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Gregte 06-30-2008 10:18 PM

possible fuel gage improvement?
I believe that cars of yore used a wire wound rheostat inside the fuel tank as the variable resistor for supplying a signal to the fuel gage. This would give a rather coarse resolution but certainly work for the on-dash gage.

I am wondering if this is still what is used for the fuel gage 'sending unit' or if something with much better ability to finely resolve the level is used, such as a regular carbon pot.

Just wondering if it would be worth the trouble to tap into the fuel gage's signal wire and feed it to a voltmeter, which can resolve to hundredths of a volt, for the purpose of being able to know very accurately your fuel level, such as when parked on your level garage floor.

wagonman76 06-30-2008 11:59 PM

I dont think it would be worth it. There are just too many variables that give a less than perfect reading.

For starters, the shape of most gas tanks is not a rectangular box, but an odd shape designed to make the best use of space in the floorpan. That right there would make the reading be inaccurate at different points on the sender, even if the sender was perfect.

Then there is the level of vehicle, and whether you are accelerating or decelerating usually makes a difference in the reading even with the same amount of fuel in the tank. Also there is the internal baffle around the sender, and Ive noticed that the fuel will read higher if Ive stopped and restarted during a long drive, than if I just drove it straight. Stops and restarts will refill the baffle and give higher readings for awhile, then when the fuel really runs low the gauge drops much faster.

Then there is the geometry of the float arm itself. Assuming all else was perfect, the only way to get a true reading would be at the point when the float arm is horizontal. As it goes higher or lower, some of the float swing is horizontal motion, so the float (and gauge) moves more for the same drop in fuel level. The point where the gauge moves the slowest would be the point that the float arm is attached to the sender. It might be different for all cars.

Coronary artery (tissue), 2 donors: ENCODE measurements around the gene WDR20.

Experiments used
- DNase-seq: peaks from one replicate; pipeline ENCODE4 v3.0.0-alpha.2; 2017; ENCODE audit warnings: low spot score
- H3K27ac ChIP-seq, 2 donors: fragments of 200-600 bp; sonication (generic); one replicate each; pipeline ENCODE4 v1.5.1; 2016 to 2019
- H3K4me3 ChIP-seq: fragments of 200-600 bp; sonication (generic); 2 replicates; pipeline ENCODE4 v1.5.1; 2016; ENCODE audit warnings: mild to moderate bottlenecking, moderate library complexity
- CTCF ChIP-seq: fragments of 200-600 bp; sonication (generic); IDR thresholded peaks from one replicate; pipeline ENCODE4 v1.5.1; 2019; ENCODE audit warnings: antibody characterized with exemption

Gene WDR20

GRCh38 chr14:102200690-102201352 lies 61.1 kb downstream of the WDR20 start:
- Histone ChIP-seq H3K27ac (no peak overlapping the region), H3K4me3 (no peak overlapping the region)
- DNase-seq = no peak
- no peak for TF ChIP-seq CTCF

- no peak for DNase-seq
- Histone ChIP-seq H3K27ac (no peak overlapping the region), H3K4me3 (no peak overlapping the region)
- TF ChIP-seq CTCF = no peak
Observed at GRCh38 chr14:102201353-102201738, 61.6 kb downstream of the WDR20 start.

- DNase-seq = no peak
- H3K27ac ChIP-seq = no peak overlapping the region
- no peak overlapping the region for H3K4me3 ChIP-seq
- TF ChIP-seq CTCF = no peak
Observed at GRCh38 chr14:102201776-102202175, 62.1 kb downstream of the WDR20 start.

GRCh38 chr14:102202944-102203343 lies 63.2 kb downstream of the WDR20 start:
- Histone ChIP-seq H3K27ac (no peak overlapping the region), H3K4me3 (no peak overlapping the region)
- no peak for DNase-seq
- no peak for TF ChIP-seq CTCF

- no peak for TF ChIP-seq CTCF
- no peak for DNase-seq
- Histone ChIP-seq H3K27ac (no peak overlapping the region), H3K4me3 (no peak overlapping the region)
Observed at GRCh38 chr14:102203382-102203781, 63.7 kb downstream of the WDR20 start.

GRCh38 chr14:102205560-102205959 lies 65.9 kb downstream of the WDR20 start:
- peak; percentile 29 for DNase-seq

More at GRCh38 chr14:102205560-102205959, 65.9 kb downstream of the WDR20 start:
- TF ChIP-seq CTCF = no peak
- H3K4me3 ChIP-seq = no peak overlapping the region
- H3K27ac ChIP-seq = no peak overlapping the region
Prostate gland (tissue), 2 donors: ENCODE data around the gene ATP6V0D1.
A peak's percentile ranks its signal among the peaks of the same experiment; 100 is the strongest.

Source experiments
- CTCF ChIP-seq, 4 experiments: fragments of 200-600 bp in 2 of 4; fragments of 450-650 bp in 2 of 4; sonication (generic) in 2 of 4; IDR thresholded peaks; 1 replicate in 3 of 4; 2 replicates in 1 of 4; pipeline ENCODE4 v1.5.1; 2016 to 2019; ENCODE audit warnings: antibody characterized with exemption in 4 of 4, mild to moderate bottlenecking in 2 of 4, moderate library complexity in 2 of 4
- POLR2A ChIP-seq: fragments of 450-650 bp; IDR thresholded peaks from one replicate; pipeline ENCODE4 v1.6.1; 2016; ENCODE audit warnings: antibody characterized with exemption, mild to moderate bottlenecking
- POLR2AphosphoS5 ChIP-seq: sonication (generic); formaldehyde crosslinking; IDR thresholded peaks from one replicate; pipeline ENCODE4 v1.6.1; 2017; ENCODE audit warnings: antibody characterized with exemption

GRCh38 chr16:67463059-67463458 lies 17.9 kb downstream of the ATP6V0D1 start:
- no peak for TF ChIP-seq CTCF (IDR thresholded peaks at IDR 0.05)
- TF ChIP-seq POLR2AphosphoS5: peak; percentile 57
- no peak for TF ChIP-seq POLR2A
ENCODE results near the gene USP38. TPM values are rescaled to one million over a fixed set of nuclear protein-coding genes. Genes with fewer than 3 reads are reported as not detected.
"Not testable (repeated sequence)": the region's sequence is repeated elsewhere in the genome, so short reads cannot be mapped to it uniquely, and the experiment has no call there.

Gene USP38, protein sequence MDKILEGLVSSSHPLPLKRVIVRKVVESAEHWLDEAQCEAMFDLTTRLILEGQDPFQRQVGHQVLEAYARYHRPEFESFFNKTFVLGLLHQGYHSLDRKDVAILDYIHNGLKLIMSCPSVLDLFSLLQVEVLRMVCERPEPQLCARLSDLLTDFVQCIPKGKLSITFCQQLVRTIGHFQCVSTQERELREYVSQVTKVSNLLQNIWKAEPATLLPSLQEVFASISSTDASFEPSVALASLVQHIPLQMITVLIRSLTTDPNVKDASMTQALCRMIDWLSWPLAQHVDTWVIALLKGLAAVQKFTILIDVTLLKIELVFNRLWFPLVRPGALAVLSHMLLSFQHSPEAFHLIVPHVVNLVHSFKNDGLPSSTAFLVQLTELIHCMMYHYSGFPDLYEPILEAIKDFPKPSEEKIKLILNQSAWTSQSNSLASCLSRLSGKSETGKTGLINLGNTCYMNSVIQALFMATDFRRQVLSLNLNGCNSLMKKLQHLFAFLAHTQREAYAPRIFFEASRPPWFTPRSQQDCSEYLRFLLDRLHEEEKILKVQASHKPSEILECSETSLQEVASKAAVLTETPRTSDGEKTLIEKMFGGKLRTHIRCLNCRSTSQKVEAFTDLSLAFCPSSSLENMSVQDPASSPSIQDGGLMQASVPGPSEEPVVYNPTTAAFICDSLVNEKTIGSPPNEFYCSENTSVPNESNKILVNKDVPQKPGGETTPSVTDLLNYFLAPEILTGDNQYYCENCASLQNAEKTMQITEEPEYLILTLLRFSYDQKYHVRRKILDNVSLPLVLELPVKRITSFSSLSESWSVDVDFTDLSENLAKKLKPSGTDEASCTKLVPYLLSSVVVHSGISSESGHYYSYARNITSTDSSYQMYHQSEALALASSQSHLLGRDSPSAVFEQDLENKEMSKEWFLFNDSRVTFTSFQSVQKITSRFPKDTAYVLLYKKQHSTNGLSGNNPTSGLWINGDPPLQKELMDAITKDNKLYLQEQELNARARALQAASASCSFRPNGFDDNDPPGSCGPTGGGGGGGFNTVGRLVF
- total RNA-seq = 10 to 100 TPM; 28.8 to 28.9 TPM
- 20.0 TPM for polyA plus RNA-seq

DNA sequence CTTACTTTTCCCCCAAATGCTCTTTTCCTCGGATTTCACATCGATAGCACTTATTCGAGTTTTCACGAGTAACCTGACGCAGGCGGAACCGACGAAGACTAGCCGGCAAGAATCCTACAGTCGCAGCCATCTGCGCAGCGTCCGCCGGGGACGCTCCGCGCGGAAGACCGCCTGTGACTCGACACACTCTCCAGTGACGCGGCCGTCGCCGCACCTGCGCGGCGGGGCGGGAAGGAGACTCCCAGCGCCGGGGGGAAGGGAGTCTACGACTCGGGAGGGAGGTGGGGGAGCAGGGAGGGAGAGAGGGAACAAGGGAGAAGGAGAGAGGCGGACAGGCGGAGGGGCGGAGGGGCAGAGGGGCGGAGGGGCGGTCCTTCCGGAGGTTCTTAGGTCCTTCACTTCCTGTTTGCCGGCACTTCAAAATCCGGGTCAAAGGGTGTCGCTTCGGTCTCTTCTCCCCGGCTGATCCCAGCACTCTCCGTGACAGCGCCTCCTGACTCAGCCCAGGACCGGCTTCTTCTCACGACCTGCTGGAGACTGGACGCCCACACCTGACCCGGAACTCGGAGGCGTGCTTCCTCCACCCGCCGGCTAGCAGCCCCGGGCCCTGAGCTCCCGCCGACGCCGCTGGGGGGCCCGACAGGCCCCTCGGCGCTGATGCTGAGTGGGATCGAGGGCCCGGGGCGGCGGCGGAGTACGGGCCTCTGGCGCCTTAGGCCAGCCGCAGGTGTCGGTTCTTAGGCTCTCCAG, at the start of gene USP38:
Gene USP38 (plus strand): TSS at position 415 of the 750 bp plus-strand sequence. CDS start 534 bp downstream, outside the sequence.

Some newer cars might have better float systems anyway. I am mainly familiar with my old GMs.

dcb 07-01-2008 12:24 AM

I hope to add "fuel remaining" to the mpguino at some point (mpg gauge), that is why tank size is one of the parameters.

Gregte 07-01-2008 11:37 AM

I was not expecting for it to read a linear value, i.e. n Volts per Gallon. I figured you could start with an empty tank, take your reading in volts then add a half gallon, let it settle, take a reading, and so on. This would give you a table of volts vs. gallons. It would not make any difference what the shape of the tank is or the geometry of the float arm.

I am just trying to determine, accurately, gallons used over short distances rather than waiting two weeks till I fill the tank.

My anticipated use of this would not be for while driving, but rather for when the vehicle is sitting in the garage, still and level.

My only question is whether or not the sending unit of current day cars has the infinite resolution required as opposed to the old days where I believe they used a wire wound rheostat which obviously has very rough and poor resolution.

dcb 07-01-2008 11:53 AM

Can you describe the intended use a bit more? Is it running in the garage or sitting still, yet somehow needing a refill every two weeks?